Q: WHAT ABOUT THE GEARING?
A: Gear it down. Adding one tooth to the rear sprocket will perk up the acceleration in second gear enough to allow a swifter shift to third. Light riders benefit from gearing it down, because with their power-to-weight ratio, they can get full use out of third. Heavy riders need to gear it down to get their lard bodies out of corners with a harder hit.
Q: HOW DOES THE YZ125 HANDLE?
A: A bike that has suspension this good, an effective midrange engine and 197-pound overall weight has no choice but to handle with aplomb. Of all the YZ’s, the YZ125 is the best handling.
Q: WHAT DID WE HATE?
A: The hate list:
(2) Footpegs: We don’t hate the YZ footpegs, but the Ti is wasted this low on the frame, and the pegs could be a little wider. We’d save the R&D money for something more important.
(3) Brake cable clamp: DR.D makes a CNC-machined aluminum front brake hose clamp that weighs half as much and is half the size of Yamaha’s humongous stocker.
(4) Grips: Four out of five MXA test riders choose soft Renthal Kevlar grips over the hard YZ grips.
(5) Pipe: Although at close to 34 horsepower the YZ125 isn’t humbled by the power output of 250cc four-strokes, it does need help to offset the 250F’s torque and grip. Aftermarket pipes like Pro Circuit and FMF can pump two horsepower into the YZ125.
Q: WHAT DID WE LIKE?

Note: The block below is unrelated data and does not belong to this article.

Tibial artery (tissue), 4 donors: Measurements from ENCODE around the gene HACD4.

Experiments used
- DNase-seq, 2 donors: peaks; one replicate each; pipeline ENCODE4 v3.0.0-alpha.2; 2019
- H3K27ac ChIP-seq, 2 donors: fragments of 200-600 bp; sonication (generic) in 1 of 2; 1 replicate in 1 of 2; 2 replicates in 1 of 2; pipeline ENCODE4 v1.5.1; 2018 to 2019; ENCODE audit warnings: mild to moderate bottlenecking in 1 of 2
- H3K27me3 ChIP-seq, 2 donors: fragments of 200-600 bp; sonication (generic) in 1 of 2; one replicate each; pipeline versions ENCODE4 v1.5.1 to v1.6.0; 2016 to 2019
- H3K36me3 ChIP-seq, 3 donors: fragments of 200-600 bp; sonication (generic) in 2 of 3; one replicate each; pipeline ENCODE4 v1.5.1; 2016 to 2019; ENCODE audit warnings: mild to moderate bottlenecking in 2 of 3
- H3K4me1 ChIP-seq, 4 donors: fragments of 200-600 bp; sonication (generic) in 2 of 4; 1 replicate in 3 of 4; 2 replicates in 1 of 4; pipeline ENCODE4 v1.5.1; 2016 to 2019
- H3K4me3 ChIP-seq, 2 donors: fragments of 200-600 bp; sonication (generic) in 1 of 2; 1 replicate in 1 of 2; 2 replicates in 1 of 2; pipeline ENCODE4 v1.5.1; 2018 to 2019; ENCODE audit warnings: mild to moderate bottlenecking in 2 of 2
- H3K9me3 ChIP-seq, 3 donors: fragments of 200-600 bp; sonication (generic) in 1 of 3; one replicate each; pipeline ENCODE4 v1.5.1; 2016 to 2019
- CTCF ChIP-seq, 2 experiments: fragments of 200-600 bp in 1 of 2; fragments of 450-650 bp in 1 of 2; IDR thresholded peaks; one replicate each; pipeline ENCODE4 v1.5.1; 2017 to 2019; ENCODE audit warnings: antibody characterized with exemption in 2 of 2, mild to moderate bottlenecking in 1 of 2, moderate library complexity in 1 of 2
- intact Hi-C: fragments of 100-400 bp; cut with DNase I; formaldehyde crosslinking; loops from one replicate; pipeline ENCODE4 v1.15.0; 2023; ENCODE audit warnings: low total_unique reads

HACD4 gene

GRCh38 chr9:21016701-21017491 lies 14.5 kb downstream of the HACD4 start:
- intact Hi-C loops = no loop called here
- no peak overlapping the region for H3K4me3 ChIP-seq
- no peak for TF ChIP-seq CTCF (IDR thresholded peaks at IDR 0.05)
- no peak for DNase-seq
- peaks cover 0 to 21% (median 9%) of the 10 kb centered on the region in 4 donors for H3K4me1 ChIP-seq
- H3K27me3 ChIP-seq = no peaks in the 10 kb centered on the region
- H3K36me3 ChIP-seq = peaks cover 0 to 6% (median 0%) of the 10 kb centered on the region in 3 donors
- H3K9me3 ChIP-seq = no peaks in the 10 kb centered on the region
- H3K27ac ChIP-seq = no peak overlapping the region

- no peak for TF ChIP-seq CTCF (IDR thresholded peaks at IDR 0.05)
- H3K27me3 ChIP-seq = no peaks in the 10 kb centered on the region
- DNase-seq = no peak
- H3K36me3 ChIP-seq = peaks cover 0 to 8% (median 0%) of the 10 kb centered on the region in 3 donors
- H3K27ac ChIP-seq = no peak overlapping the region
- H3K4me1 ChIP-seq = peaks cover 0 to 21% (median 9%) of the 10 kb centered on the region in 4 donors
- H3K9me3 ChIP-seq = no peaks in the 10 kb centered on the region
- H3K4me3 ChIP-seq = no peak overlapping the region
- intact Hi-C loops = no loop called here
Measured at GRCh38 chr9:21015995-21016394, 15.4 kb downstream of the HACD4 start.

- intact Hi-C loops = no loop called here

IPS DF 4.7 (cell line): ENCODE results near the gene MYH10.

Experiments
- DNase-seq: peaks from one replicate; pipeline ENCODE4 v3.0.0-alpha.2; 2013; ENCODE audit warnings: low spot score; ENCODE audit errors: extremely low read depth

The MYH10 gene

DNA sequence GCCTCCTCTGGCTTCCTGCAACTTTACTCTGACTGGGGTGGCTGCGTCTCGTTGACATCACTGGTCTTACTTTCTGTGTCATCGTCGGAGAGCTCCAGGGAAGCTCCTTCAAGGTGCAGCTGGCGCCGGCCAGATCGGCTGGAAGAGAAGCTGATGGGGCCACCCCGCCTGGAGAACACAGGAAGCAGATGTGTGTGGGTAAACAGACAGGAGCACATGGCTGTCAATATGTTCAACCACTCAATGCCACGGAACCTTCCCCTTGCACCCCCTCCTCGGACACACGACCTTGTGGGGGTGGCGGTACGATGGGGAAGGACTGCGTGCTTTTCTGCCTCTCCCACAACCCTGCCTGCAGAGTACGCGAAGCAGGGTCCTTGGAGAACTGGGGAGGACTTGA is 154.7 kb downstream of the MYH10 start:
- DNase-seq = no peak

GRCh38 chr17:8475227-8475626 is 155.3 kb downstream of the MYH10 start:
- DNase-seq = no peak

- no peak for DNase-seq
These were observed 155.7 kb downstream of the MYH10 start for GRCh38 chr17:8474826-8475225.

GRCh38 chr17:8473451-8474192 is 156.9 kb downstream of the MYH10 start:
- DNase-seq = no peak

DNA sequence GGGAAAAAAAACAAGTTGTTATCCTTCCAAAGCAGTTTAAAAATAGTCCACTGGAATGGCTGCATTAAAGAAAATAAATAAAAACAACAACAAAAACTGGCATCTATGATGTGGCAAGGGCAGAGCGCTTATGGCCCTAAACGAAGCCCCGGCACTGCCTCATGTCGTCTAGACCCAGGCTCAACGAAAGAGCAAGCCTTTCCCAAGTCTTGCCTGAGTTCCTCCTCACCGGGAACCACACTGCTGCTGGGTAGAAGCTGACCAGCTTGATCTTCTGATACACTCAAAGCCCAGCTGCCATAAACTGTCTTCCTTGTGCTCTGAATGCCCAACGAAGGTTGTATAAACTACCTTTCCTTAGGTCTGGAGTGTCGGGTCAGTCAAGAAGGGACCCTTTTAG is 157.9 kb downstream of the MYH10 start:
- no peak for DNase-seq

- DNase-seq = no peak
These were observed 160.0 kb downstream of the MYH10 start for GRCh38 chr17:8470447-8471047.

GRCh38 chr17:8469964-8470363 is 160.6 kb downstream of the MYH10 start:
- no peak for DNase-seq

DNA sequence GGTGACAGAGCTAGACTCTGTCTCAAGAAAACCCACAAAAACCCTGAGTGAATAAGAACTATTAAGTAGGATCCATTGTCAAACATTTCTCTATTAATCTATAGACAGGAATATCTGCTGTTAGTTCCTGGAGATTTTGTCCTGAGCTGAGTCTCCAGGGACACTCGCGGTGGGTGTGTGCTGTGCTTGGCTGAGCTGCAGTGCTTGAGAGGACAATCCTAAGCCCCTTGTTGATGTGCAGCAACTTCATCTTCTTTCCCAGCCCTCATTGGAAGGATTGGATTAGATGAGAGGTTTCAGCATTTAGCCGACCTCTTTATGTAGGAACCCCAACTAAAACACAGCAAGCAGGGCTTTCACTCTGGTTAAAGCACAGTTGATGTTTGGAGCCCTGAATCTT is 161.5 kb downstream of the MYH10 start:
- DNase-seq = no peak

A: The like list:
(1) Weight. Someday they will build a 250 four-stroke that is under 200 pounds, but until then the YZ125 and KTM 125SX are the only bikes that can make that claim.
(2) Suspension. We love Yamaha’s SSS settings.
(3) Handlebars. The switch to oversized ProTapers is a money saver for riders who favor 1-1/8 inch bars.
(4) Sneakers. The D739 front tire and D756 rear are a mismatch on paper, but for a wide variety of terrain the hard-track front and intermediate rear work very well.
(5) Tranny: It’s a sixer! But don’t think that the YZ125’s six-speed tranny is a five-speed with an extra gear; think of it as having six close-ratio gears that must be used to their fullest. The tight ratios magnify the power and keep the rider’s left foot busy.
Q: WHAT DO WE REALLY THINK?
A: Do you remember 500cc two-strokes? As they fell out of favor with the racing public, they were back-burnered by the factory engineering departments. They saw their last real R&D in the late ‘80s and then went on autopilot until they finally disappeared from the showrooms a decade later. That is what will happen to 125 two-strokes in the future. But, for now, the YZ125 is a modern, fully developed, hard-core racing machine. It is the best all-around 125cc motocross bike made.
MXA’S RECOMMENDED JETTING SPECS
Main Jet: 410
Pilot Jet: 40
Clip: Third from top
Air screw: 2-1/4 turns out
Note: Yamaha delivers every YZ125 with an optional 6BFY43-79 needle. This is a half-clip leaner, and we use it only when the weather is extremely hot.
MXA’S RECOMMENDED SHOCK SETTINGS
Spring rate: 4.7 kg/mm
Race sag: 98mm
Hi-compression: 1-1/2 turns out
Lo-compression: 13 clicks
Rebound: 10 clicks
Notes: This is a works shock. It has an oversized 18mm shock shaft, Kashima-coated internals, and titanium shock spring. This baby works as well as most modified shocks.
MXA’S RECOMMENDED FORK SETTINGS
Spring rate: 0.41 kg/mm
Oil height: 340cc
Compression: 11 clicks out
Rebound: 6 clicks out
Fork leg height: 5mm up
Notes: Awesome forks. Thanks to the need to manage less of a burden in terms of weight and torque, the 2007 Yamaha YZ125 forks are almost perfect. Yamaha’s reliance on speed-sensitive damping has proven to be a great success when compared to position-sensitive setups.